Sometimes we all have a bad day. Sometimes a really bad day. When I had one of those really bad days a few weeks ago, I needed a big distraction. I picked up Finder’s Company Man and delved into yet another of his thrilling corporate dramas. In comparing Finder’s novels, I enjoyed High Crimes best, followed by Paranoia and then Company Man. In Company Man, Finder gives us a decent thriller, and a page turner with a solid plot, as well as the good writing that always follows – but this is still a story that lacks the kind of imagination and originality he gives us in Paranoia or the shocking ending of High Crimes.
Nick Conover is our protagonist, a self-made successful man, and CEO of Stratton Corporation, a man who has not had much luck on his side for a while. His beloved wife dies in an accident for which he miserably blames himself. He now has the full care of his two children, a sweet daughter and an older ‘troubled’ son. A disgruntled employee has been harassing him with messages after Nick’s first major layoff. One night, he enters Nick’s house an intruder. Caught in a wild fit of terror, Nick repeatedly shoots the intruder just outside his mansion. He is out of his mind momentarily, paranoid that he has committed a crime, but what ensues is the unexpected turn in his character: He goes without reporting the accident. His buddy Eddie persuades him to get rid of the body. He acts as his accomplice, begging him not to say anything to the police. Nick is the upstanding citizen role model who has been put in a terrible situation and chooses selfishly what he thinks is in best interest of him and his children.
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With the heavy burden of the murder weighing on his mind, he is hardly positioned to handle the surfacing spies working against him at his company. The Chairman of he Board has decided to export the bulk of the corporation to China. Nick disagrees bitterly and fights against the decision, and for saving jobs, even as he is the mistaken victim for cutting jobs, with a nickname “slasher”, since his first layoff. The CEO of a corporation is the man on stage, the face behind all the action and the hero or the villain, and there is no exception for Nick.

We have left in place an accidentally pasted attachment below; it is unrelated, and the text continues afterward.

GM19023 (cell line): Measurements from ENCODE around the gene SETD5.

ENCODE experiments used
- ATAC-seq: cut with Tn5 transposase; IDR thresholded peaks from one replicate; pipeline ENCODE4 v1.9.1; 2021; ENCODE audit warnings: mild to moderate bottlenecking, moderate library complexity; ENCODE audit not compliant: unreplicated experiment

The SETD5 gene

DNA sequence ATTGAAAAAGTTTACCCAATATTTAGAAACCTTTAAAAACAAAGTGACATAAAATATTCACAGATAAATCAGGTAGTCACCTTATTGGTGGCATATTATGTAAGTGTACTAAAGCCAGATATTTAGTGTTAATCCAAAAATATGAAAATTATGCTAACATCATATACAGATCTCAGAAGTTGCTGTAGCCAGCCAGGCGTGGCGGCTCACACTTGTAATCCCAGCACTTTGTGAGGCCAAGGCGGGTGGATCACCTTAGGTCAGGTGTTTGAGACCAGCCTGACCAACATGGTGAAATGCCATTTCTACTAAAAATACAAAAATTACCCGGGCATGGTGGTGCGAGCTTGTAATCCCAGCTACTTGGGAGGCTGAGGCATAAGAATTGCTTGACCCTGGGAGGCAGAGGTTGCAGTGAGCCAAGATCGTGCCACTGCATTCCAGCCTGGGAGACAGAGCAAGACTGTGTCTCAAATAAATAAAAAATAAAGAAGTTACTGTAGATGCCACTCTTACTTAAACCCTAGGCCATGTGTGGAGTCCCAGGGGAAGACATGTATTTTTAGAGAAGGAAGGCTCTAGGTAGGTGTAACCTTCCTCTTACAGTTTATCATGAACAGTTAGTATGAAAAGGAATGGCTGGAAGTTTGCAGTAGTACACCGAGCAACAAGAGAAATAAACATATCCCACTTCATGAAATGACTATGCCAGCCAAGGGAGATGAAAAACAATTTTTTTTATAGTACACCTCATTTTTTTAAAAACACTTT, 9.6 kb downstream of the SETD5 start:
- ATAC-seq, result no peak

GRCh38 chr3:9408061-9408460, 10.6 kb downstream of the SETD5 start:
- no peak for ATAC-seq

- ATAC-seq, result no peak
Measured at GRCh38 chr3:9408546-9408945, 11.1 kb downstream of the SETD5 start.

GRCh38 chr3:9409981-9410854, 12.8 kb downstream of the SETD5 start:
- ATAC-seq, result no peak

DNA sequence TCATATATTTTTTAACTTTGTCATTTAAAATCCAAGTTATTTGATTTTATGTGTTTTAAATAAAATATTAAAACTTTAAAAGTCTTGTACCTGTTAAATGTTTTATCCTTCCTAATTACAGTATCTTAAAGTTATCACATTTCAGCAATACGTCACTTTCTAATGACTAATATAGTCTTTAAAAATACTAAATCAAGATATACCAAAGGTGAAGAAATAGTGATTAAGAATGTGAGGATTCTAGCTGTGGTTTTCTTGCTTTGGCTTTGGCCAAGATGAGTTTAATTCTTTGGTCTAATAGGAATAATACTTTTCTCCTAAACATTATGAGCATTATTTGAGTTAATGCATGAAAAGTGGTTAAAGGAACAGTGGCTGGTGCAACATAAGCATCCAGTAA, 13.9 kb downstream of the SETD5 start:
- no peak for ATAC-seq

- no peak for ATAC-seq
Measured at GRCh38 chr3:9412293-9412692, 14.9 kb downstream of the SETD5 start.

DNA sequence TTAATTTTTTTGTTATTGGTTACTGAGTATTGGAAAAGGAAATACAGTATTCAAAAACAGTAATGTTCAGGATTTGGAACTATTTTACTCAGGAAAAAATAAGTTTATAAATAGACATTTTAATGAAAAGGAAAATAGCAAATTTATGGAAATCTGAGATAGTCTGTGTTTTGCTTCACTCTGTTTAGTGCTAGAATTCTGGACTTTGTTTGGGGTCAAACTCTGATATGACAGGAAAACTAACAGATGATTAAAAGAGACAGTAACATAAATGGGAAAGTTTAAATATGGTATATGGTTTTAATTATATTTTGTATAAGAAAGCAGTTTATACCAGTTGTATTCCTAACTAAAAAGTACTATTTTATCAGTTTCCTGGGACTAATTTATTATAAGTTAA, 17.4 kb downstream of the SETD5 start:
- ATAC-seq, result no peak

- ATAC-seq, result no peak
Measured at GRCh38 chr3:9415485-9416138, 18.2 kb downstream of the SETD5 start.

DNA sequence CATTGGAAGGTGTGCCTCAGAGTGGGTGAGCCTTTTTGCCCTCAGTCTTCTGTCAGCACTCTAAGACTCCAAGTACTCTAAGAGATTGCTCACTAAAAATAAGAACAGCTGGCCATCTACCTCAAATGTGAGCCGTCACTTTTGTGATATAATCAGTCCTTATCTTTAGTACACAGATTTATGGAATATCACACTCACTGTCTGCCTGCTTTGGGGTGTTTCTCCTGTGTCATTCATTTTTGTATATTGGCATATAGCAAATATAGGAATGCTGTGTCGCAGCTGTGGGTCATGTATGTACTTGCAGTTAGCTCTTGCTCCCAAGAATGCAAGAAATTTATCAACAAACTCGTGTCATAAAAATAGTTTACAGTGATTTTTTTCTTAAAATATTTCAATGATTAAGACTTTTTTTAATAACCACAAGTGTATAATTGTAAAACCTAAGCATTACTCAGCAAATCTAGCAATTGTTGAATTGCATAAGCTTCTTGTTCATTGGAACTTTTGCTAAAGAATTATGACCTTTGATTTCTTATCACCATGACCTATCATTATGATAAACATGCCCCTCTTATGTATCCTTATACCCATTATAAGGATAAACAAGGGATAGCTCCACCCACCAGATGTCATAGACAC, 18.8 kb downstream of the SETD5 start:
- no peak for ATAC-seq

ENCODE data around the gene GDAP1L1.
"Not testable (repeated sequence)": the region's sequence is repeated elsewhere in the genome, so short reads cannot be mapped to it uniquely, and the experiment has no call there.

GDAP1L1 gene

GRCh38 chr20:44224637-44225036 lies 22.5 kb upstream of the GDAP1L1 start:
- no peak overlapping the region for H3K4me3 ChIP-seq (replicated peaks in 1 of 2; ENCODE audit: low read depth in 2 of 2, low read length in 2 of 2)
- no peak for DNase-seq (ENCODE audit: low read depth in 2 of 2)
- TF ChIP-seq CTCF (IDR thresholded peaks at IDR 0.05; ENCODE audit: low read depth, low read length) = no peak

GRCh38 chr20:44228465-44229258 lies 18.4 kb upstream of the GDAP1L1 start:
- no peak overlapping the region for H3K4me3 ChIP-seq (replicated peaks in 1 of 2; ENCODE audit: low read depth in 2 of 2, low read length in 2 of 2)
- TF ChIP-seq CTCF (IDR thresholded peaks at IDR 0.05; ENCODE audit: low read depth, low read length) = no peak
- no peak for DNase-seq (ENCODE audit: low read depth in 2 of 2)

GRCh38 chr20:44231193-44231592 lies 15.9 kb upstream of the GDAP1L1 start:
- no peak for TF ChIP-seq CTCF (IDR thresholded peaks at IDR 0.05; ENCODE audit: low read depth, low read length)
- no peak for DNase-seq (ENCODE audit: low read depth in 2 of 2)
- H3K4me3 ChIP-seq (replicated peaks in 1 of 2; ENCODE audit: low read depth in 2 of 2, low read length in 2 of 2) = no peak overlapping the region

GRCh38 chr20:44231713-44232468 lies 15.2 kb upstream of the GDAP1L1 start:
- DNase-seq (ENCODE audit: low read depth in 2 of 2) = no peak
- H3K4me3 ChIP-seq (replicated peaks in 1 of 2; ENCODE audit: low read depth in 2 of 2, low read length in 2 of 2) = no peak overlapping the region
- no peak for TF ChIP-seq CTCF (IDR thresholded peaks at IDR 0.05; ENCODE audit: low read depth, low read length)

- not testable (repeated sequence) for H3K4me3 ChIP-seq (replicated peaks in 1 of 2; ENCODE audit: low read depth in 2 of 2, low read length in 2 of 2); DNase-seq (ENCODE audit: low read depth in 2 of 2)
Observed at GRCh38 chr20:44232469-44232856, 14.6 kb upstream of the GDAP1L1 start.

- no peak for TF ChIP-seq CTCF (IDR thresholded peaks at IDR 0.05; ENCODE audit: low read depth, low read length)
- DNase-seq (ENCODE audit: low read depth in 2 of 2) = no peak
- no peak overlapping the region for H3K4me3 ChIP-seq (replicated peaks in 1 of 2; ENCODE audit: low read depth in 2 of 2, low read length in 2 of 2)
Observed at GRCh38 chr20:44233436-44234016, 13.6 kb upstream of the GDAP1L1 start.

The body has shown up somewhere, and there is, as there always is, a way to connect the murder to Nick. Audrey Rhimes is the undeterred detective on the crime scene as investigation for the murder still follows. She is an honest, hard-working detective who fights gender and race discrimination on the job, and suffers from her drunk laid-off husband at home, and longs for the children she can never bear. Her integrity and priorities are still strong – she wants to do full justice to her investigation and stay focused to find the answer.
The ending surprised me – I did not see it coming. I would say that Finder manages to end on an up note with bringing the family closer together, despite the terrible loss of their home. Many themes ran through this book: The troubled lives of the very rich and yes, even they have their troubles. The many wonderful things money can buy and yet, the few things only a miracle can patch up. The true irony of life. The most valuable asset in our possessions. I would call this an above average thriller, and recommend it mostly for its writing, despite a reasonably good plot.